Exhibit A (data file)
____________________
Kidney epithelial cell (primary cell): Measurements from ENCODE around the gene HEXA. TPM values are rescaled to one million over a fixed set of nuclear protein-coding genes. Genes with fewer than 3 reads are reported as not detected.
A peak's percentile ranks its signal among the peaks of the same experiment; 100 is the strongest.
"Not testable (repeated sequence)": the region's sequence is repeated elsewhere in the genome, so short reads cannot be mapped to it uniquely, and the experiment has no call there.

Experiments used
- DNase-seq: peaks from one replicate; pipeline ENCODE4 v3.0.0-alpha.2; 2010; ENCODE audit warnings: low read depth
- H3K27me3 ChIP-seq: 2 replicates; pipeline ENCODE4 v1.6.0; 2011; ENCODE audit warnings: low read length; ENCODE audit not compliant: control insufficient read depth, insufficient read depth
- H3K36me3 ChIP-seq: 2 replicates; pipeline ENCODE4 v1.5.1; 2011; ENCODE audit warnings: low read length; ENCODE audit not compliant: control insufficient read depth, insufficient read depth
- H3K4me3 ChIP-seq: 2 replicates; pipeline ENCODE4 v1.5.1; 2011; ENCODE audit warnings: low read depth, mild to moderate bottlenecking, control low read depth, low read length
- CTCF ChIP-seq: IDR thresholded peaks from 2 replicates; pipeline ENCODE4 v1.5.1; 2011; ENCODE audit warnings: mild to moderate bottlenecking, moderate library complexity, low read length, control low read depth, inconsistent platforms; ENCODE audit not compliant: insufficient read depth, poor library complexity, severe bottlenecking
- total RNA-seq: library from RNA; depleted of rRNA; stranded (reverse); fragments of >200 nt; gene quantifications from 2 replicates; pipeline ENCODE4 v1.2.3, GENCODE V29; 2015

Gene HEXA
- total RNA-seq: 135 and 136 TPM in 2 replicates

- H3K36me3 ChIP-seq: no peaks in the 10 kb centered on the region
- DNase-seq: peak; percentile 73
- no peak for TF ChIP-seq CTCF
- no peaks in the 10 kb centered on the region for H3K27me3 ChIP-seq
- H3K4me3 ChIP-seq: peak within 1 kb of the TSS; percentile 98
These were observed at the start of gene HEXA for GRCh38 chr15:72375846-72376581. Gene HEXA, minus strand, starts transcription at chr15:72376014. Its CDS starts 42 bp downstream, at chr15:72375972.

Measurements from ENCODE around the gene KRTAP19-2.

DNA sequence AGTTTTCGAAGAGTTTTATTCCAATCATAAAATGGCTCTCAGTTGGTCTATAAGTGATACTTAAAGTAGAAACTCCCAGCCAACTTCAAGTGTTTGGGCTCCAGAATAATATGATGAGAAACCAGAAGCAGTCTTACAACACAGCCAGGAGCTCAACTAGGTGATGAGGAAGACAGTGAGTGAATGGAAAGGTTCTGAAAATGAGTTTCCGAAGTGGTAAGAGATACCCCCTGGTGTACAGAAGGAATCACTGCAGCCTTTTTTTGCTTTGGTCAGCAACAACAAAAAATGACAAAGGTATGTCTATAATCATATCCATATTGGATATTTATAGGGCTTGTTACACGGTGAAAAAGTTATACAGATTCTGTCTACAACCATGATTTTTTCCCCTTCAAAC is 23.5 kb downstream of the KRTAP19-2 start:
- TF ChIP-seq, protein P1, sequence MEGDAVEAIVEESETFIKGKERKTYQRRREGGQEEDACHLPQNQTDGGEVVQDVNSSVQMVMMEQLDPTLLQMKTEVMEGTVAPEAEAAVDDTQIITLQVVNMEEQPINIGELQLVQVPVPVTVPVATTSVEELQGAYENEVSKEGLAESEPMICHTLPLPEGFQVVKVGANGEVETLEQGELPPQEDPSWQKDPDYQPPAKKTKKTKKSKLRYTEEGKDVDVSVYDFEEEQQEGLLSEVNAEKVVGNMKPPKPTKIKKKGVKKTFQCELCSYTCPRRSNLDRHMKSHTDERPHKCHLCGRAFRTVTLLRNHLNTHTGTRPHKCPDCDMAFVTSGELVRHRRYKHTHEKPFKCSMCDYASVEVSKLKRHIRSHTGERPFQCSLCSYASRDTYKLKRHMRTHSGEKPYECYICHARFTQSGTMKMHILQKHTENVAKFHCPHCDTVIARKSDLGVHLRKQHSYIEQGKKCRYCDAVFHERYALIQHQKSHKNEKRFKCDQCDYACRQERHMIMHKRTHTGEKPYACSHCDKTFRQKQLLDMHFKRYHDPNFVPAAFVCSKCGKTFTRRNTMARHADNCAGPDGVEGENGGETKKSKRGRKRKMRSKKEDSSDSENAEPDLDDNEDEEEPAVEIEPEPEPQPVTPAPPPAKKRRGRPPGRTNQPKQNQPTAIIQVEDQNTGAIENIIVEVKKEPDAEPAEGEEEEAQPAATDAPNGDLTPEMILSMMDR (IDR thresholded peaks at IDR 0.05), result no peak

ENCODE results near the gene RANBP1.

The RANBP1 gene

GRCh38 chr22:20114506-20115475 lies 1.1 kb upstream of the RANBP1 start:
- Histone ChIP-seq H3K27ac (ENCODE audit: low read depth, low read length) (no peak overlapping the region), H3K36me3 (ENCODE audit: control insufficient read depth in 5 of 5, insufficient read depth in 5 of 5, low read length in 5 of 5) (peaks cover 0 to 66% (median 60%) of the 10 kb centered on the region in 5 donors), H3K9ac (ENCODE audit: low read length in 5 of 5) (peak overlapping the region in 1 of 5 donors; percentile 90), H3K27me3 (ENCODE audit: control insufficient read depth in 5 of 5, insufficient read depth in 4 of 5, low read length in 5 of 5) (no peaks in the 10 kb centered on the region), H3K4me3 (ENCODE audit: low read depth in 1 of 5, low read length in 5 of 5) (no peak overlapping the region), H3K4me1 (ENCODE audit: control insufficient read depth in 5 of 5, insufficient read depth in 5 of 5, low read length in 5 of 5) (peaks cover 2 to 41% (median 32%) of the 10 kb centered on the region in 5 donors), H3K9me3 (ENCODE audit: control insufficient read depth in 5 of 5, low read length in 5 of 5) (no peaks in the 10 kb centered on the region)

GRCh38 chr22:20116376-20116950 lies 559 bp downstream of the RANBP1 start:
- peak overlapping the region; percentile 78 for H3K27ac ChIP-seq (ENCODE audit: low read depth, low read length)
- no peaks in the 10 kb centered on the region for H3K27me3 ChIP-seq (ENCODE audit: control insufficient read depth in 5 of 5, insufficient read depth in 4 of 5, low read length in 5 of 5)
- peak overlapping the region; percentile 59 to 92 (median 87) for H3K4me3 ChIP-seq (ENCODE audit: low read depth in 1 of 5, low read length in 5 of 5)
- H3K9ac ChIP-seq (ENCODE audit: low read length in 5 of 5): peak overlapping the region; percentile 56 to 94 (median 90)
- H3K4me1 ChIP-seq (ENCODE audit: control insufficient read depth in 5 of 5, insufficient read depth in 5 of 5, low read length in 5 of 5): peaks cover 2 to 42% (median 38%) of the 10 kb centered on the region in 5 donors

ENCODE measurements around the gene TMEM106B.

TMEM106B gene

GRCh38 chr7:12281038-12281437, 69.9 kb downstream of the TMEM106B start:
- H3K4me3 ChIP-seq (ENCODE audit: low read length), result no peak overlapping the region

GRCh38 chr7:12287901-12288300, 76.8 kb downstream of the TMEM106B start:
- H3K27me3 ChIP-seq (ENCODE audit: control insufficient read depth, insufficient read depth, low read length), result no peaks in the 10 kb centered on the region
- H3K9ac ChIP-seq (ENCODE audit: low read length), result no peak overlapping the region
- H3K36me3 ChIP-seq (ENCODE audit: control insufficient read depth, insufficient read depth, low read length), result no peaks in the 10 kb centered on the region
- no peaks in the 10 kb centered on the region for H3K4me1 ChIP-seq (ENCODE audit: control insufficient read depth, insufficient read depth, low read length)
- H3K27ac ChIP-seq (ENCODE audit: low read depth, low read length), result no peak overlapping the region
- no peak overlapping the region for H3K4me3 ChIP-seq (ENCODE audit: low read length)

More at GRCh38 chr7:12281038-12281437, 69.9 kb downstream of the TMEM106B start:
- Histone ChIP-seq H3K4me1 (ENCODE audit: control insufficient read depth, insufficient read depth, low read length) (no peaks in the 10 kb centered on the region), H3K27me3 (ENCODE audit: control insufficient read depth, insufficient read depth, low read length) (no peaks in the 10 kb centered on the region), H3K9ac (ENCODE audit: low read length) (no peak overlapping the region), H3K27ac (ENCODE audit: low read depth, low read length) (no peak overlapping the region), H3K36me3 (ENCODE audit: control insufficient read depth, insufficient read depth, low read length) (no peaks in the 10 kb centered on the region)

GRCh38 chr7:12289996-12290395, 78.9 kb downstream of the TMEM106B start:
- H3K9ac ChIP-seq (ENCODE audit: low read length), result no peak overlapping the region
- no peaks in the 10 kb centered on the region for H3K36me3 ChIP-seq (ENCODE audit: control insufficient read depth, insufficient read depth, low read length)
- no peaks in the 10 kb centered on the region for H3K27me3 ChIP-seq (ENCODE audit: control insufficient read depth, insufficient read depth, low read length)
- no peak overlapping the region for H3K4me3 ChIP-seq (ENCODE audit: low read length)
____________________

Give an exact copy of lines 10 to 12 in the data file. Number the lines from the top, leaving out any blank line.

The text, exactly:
- total RNA-seq: library from RNA; depleted of rRNA; stranded (reverse); fragments of >200 nt; gene quantifications from 2 replicates; pipeline ENCODE4 v1.2.3, GENCODE V29; 2015

Gene HEXA
- total RNA-seq: 135 and 136 TPM in 2 replicates